GOP needs Romney at the wheelhouse if it wants to win in November

by The Oklahoman Editorial Board Published: March 19, 2012
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THE RMS Titanic and the Andrea Gail went down in the North Atlantic hundreds of miles and 79 years apart. Both disasters generated books and movies. Only one was titled “The Perfect Storm.”

That's an apt description for economic conditions facing some Americans today in the Obama economy. Yet for all his expressed concern for the poor, the president's policies seem to be rearranging the deck chairs on the Titanic.

The six-man swordfishing crew of the Andrea Gail was lost at sea in 1991. The Titanic went down on April 15, 1912. Andrea Gail crew members were of the same socio-economic class. The 1,316 Titanic passengers were striated into three economic groups. The Titanic hit an iceberg, the result of human folly and hubris. The Andrea Gail encountered the “perfect” storm.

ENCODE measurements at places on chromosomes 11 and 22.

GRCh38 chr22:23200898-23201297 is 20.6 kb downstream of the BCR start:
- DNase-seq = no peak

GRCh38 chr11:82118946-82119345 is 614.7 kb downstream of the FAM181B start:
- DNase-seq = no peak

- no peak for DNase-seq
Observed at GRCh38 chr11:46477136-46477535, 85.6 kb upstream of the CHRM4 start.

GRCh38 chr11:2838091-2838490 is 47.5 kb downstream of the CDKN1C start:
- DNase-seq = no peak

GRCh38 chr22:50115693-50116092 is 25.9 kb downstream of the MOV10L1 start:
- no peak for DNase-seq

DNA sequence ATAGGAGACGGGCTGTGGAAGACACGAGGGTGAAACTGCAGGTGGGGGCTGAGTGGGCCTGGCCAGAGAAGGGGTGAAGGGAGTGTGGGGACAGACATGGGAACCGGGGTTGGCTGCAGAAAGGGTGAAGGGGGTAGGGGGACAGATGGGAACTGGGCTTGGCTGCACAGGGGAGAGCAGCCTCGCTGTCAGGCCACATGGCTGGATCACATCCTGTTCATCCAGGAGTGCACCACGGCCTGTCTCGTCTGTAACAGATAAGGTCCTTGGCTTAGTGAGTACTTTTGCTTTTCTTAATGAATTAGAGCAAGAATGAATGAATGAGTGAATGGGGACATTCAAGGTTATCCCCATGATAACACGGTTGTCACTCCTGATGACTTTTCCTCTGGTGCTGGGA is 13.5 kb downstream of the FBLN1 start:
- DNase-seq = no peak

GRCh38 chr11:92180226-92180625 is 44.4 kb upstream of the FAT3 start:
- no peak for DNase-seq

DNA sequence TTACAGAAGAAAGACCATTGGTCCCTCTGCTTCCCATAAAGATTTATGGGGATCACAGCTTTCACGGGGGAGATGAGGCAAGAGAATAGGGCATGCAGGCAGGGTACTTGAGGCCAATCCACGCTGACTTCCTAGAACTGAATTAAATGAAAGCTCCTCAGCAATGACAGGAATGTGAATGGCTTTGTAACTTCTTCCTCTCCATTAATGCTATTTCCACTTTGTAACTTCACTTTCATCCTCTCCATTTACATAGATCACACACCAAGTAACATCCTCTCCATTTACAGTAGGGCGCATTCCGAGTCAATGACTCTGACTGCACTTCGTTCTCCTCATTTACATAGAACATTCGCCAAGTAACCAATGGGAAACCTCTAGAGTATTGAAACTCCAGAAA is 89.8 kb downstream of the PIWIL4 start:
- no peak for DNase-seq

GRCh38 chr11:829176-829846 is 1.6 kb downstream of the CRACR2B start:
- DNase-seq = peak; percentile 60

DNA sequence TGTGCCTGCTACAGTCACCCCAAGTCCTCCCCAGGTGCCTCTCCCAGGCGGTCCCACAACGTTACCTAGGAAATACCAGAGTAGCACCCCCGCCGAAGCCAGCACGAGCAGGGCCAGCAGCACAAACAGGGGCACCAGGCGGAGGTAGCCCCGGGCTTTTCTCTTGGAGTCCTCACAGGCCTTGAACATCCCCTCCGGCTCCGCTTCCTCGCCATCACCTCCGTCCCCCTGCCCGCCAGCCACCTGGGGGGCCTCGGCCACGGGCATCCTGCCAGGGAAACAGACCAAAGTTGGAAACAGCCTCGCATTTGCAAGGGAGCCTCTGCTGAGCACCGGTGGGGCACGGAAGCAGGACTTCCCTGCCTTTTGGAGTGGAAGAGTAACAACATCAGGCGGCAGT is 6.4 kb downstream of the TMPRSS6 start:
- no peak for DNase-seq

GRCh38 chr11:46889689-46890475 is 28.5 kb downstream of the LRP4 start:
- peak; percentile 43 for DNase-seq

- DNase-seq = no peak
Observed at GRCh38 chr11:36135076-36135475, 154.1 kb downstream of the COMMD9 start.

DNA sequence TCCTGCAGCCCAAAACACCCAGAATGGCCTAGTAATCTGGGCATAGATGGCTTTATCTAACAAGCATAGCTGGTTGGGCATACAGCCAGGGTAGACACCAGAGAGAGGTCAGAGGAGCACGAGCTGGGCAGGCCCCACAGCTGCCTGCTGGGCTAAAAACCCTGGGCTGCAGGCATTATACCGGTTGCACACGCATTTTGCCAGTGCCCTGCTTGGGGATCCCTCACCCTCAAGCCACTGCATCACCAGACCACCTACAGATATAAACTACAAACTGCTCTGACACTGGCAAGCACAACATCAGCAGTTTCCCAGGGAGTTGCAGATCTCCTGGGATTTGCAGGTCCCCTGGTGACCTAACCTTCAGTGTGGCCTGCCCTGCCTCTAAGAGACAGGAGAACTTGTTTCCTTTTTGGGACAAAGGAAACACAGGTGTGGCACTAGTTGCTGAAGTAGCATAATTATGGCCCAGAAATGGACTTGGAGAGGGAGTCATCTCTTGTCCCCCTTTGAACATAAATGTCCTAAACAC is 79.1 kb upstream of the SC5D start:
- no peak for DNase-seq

Barack Obama striates people into those he wants to give more money to and those he wants to take more money from. His policies have continued the nation on a course toward a fiscal iceberg. Yet he shows no signs of seeing the dangers ahead.

Newt Gingrich got a storm of protest in describing Obama as the “food stamp president,” but the facts are on the leeward side of truth: A record 44.7 million Americans — 1 in 7 — were on food stamps last year.

In Tulsa, nonprofits are sailing against the wind to keep up with increased demand for food and housing assistance. “It seems to be the perfect storm,” soup kitchen director Connie Cronley told the Tulsa World. “Low-income, unemployed and working poor people are struggling to pay their bills and put food on their tables.”

While the flood of the poor continues and donors are deluged with funding appeals, she said, social service agencies “are caught in the middle, standing on a smaller and smaller piece of dry land and calling out ‘Help!'”

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by The Oklahoman Editorial Board
The Oklahoman Editorial Board consists of Gary Pierson, President and CEO of The Oklahoma Publishing Company; Christopher P. Reen, president and publisher of The Oklahoman; Kelly Dyer Fry, editor and vice president of news; Christy Gaylord...
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